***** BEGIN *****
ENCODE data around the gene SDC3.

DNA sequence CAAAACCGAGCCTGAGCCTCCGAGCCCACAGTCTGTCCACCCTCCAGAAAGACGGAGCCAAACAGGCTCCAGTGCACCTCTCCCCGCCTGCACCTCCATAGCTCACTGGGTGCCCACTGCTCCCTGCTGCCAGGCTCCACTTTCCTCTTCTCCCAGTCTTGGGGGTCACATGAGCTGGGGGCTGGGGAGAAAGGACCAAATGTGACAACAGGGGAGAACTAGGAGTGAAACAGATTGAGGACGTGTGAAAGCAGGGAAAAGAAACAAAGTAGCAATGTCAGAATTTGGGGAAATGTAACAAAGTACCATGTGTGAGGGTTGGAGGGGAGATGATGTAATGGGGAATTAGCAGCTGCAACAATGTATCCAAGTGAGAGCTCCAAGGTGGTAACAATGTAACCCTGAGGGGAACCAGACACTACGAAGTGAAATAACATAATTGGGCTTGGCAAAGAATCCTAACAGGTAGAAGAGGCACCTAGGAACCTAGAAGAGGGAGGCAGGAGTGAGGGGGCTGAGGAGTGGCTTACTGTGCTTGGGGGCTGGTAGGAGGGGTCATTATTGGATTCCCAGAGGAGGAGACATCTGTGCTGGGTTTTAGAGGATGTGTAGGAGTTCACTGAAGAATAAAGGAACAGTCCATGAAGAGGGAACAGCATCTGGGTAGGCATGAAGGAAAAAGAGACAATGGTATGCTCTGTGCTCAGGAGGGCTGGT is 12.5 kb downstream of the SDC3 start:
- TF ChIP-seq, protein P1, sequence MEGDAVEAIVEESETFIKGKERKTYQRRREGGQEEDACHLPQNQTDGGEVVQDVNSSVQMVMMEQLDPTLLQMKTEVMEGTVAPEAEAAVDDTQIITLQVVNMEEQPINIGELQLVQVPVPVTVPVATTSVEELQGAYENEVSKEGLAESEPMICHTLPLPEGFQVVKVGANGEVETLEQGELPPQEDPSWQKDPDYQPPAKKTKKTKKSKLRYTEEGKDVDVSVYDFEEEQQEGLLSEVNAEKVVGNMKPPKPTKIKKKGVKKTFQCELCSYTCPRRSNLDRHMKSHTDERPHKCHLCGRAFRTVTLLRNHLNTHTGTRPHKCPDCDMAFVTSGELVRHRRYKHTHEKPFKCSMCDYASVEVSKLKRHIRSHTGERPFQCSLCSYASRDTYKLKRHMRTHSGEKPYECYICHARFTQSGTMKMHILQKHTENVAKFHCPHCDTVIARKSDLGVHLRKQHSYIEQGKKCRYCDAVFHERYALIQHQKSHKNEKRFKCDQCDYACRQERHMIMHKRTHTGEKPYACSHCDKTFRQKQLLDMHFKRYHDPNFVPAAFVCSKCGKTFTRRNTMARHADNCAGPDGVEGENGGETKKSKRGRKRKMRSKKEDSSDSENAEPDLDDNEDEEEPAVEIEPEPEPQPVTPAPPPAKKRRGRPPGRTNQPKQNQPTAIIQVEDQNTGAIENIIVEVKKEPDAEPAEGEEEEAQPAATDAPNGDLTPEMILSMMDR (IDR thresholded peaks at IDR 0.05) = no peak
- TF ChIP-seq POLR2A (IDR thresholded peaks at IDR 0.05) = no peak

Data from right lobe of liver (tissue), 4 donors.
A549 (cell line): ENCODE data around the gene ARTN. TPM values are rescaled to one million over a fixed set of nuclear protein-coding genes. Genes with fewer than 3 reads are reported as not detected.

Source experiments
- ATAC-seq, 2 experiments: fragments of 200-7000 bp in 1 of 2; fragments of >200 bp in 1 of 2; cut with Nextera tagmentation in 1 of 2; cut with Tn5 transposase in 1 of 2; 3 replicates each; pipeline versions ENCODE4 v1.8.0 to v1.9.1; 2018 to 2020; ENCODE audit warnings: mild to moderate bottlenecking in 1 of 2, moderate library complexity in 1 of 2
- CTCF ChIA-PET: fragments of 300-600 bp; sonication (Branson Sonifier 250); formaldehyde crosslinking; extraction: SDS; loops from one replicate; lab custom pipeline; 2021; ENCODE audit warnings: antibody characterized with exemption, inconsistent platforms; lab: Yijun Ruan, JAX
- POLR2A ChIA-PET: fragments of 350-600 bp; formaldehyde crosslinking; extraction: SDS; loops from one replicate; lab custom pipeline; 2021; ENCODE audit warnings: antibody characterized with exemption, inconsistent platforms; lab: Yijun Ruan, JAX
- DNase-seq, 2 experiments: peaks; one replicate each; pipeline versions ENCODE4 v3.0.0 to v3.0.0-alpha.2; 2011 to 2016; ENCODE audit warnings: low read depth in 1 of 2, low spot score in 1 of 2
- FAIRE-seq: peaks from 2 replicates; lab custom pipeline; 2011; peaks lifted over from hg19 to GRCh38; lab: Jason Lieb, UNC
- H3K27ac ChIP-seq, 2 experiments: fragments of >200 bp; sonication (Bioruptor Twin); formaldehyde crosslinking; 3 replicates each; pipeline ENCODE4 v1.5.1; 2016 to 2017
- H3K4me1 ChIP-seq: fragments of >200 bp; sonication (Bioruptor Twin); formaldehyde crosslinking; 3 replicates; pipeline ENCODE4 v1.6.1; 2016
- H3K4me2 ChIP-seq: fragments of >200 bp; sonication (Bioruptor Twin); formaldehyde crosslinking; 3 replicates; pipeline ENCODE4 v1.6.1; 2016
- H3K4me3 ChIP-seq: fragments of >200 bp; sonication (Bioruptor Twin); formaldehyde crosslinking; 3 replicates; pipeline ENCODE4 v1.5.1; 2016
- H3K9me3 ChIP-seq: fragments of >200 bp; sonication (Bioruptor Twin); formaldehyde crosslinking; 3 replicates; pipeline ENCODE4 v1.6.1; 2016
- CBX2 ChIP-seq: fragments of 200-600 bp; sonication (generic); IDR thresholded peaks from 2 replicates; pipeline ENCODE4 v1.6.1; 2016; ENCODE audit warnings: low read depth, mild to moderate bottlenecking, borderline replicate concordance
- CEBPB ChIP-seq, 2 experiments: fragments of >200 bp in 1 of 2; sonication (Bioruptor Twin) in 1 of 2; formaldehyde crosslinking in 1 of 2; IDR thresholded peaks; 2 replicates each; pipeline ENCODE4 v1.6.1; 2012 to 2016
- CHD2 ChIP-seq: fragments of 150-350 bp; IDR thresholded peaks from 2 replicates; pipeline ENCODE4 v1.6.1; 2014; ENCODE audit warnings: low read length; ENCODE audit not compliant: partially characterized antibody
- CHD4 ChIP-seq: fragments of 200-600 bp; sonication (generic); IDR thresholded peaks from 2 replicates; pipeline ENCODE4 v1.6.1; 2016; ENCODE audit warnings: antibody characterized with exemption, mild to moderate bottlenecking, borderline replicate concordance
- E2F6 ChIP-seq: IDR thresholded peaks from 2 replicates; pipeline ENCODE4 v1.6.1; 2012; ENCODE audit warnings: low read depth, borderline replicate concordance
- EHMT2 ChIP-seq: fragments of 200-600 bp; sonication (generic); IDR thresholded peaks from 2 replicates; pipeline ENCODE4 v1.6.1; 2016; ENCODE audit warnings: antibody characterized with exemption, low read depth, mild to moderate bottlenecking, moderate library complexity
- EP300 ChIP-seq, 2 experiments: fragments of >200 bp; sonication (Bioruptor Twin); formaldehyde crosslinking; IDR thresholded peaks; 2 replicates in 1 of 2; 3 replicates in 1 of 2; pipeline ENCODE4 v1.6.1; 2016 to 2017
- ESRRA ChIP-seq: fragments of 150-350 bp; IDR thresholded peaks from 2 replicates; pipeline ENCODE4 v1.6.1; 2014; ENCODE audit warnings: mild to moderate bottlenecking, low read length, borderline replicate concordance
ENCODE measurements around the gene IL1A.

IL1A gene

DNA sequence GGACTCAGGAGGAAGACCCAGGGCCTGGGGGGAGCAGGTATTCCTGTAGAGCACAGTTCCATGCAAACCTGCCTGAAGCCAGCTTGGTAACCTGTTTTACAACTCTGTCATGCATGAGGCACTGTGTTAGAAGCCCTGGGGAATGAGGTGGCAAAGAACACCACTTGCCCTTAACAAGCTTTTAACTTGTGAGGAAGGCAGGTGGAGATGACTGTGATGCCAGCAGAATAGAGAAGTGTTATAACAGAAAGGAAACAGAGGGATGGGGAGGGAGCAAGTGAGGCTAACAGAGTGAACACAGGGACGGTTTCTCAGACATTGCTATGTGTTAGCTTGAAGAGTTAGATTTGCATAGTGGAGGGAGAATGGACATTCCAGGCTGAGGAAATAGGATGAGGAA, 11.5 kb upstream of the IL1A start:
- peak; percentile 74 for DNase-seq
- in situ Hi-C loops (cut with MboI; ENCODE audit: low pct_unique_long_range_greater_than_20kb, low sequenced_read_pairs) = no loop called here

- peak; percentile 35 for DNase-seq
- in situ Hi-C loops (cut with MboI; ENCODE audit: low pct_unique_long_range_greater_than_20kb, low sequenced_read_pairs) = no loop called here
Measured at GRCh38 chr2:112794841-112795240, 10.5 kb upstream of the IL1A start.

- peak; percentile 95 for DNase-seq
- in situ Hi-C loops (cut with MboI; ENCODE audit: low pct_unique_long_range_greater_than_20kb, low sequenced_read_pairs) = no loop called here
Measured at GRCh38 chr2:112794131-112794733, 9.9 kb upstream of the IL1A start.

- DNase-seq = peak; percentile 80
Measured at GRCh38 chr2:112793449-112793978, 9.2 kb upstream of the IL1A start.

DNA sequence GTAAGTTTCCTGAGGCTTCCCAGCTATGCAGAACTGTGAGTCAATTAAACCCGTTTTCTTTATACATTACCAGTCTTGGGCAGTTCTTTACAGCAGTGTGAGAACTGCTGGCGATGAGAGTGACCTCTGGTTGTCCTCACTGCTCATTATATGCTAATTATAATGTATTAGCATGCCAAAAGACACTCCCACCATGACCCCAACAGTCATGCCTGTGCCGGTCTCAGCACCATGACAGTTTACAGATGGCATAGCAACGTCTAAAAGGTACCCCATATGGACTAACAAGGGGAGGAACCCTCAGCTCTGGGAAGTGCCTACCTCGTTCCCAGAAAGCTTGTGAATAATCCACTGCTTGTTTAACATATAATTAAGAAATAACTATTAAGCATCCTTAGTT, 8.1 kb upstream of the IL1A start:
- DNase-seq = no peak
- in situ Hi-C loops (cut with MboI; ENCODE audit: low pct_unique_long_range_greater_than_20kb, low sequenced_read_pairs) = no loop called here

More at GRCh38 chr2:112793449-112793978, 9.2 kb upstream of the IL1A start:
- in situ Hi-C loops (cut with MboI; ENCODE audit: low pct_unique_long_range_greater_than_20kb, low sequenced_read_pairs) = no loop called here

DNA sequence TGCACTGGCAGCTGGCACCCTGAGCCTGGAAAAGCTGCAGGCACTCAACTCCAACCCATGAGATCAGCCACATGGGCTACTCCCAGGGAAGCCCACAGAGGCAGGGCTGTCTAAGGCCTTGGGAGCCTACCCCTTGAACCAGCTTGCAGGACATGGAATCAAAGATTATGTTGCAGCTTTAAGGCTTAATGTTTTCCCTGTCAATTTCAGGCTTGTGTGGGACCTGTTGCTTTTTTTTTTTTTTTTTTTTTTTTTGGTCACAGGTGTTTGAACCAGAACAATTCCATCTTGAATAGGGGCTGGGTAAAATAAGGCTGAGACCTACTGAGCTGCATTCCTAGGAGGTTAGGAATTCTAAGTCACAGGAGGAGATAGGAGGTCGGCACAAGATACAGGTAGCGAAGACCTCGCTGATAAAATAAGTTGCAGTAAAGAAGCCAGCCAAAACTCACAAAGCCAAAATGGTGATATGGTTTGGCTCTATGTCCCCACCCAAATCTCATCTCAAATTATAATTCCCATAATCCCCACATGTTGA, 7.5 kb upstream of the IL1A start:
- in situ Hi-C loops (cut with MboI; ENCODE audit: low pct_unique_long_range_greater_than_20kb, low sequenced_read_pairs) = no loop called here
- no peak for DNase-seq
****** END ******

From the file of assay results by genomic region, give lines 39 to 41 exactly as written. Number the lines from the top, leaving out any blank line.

DNA sequence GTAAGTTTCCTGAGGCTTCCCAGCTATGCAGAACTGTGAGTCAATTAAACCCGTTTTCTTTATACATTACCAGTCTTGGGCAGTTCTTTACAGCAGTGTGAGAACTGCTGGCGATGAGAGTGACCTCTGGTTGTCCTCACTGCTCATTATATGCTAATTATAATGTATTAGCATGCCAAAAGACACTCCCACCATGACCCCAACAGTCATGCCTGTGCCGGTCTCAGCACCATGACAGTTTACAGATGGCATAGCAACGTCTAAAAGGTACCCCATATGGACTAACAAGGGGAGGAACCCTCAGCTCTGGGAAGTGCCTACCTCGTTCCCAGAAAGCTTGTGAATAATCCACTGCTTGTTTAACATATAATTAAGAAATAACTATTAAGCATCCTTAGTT, 8.1 kb upstream of the IL1A start:
- DNase-seq = no peak
- in situ Hi-C loops (cut with MboI; ENCODE audit: low pct_unique_long_range_greater_than_20kb, low sequenced_read_pairs) = no loop called here